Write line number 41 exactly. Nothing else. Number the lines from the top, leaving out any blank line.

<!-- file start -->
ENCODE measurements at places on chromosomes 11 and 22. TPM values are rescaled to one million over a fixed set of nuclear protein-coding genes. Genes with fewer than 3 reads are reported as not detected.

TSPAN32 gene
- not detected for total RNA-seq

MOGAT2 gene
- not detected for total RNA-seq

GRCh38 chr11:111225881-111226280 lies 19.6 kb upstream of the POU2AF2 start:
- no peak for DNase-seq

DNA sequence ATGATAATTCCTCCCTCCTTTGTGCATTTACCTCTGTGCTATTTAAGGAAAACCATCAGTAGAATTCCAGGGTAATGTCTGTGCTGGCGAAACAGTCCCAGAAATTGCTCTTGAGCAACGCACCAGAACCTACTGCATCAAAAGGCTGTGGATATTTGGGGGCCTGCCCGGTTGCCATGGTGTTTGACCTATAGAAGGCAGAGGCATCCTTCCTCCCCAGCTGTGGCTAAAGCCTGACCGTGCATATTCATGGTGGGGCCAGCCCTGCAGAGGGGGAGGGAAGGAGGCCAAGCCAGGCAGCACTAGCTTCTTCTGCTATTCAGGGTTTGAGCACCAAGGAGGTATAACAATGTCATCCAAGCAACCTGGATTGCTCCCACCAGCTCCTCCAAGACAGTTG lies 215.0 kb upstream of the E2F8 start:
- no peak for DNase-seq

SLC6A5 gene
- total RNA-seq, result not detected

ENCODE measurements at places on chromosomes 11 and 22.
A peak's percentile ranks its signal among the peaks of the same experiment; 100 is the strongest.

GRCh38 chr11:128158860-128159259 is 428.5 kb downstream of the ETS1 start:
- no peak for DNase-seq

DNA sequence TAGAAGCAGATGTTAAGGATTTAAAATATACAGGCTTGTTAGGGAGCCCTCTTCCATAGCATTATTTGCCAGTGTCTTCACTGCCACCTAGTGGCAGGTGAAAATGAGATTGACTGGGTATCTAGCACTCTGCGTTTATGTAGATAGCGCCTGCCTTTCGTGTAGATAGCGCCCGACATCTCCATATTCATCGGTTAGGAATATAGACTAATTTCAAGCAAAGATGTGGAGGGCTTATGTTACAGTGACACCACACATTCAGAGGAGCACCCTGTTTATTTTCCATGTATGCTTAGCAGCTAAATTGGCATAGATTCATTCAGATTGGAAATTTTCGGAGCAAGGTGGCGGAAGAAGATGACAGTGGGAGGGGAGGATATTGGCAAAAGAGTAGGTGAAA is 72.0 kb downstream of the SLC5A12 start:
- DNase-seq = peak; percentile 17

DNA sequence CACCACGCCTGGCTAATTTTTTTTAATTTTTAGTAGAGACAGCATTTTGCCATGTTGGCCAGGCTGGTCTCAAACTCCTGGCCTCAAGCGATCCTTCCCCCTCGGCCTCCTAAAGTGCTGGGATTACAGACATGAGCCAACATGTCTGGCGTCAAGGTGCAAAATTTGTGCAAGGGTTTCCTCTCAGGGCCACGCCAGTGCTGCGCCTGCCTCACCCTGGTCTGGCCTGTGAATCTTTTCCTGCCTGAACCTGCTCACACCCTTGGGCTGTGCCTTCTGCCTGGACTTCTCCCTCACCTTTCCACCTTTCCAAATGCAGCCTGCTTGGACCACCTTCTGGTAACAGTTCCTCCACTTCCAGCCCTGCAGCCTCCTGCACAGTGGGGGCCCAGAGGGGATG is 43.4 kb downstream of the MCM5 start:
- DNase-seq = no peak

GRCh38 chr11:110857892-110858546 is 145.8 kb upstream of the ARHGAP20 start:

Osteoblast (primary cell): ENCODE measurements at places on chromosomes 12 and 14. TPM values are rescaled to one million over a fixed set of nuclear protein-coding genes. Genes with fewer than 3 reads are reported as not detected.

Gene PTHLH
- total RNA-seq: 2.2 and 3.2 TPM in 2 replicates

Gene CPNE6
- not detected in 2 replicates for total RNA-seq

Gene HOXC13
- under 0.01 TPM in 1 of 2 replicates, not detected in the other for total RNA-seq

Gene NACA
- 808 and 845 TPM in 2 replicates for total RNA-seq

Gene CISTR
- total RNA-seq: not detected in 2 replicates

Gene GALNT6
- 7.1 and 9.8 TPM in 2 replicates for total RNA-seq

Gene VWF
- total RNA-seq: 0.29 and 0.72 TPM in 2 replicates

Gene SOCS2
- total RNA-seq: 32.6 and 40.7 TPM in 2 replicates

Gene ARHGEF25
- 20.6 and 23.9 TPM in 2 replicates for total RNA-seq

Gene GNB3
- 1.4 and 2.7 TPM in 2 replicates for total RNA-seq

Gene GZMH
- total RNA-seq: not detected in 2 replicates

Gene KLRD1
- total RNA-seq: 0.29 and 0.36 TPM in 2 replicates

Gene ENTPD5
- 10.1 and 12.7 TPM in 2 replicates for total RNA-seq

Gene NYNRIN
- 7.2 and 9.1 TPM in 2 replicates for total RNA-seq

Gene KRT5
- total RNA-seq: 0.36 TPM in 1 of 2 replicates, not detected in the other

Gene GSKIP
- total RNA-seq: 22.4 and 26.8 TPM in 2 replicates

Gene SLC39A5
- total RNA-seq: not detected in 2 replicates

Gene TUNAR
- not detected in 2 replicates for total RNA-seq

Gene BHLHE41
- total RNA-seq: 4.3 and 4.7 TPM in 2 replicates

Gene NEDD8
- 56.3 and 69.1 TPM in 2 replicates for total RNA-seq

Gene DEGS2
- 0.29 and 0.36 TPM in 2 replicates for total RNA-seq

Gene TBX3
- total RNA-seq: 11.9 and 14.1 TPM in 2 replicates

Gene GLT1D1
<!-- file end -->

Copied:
- 1.4 and 2.7 TPM in 2 replicates for total RNA-seq